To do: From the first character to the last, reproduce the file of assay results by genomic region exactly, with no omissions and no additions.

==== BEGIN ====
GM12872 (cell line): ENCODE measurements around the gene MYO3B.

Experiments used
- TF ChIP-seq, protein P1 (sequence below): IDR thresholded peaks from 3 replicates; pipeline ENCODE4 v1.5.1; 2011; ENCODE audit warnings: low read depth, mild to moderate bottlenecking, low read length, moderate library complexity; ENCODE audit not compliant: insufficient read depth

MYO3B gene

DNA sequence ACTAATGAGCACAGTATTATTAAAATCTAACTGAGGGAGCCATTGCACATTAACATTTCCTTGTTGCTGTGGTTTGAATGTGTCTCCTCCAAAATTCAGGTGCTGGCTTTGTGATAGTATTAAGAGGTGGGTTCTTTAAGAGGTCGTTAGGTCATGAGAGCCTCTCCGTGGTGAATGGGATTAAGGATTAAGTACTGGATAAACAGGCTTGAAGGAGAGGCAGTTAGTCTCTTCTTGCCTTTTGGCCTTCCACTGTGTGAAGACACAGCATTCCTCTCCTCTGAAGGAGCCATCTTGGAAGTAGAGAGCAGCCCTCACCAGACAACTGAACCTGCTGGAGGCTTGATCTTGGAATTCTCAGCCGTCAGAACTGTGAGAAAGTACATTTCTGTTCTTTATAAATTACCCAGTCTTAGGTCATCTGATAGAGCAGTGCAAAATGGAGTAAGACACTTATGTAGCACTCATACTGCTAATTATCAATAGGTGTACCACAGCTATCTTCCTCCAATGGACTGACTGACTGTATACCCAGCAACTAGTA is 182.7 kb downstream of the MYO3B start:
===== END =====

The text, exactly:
GM12872 (cell line): ENCODE measurements around the gene MYO3B.

Experiments used
- TF ChIP-seq, protein P1 (sequence below): IDR thresholded peaks from 3 replicates; pipeline ENCODE4 v1.5.1; 2011; ENCODE audit warnings: low read depth, mild to moderate bottlenecking, low read length, moderate library complexity; ENCODE audit not compliant: insufficient read depth

MYO3B gene

DNA sequence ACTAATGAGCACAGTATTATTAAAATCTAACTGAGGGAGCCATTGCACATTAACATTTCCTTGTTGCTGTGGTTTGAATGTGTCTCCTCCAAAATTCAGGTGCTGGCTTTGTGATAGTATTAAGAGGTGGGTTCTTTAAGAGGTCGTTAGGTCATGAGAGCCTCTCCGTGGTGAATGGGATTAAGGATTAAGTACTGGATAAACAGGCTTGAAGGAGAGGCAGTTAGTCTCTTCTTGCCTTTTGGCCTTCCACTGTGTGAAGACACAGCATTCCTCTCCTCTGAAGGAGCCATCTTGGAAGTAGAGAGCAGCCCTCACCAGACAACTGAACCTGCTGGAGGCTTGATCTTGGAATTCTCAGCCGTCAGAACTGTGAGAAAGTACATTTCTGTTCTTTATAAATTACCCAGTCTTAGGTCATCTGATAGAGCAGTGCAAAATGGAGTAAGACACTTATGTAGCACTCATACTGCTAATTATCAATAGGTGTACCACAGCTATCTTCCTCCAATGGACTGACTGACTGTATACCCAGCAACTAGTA is 182.7 kb downstream of the MYO3B start: